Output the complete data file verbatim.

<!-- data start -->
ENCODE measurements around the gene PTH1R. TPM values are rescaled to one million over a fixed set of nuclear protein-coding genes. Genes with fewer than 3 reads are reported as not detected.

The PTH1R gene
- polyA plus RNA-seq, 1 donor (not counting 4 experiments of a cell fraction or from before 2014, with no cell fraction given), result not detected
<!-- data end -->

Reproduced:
ENCODE measurements around the gene PTH1R. TPM values are rescaled to one million over a fixed set of nuclear protein-coding genes. Genes with fewer than 3 reads are reported as not detected.

The PTH1R gene
- polyA plus RNA-seq, 1 donor (not counting 4 experiments of a cell fraction or from before 2014, with no cell fraction given), result not detected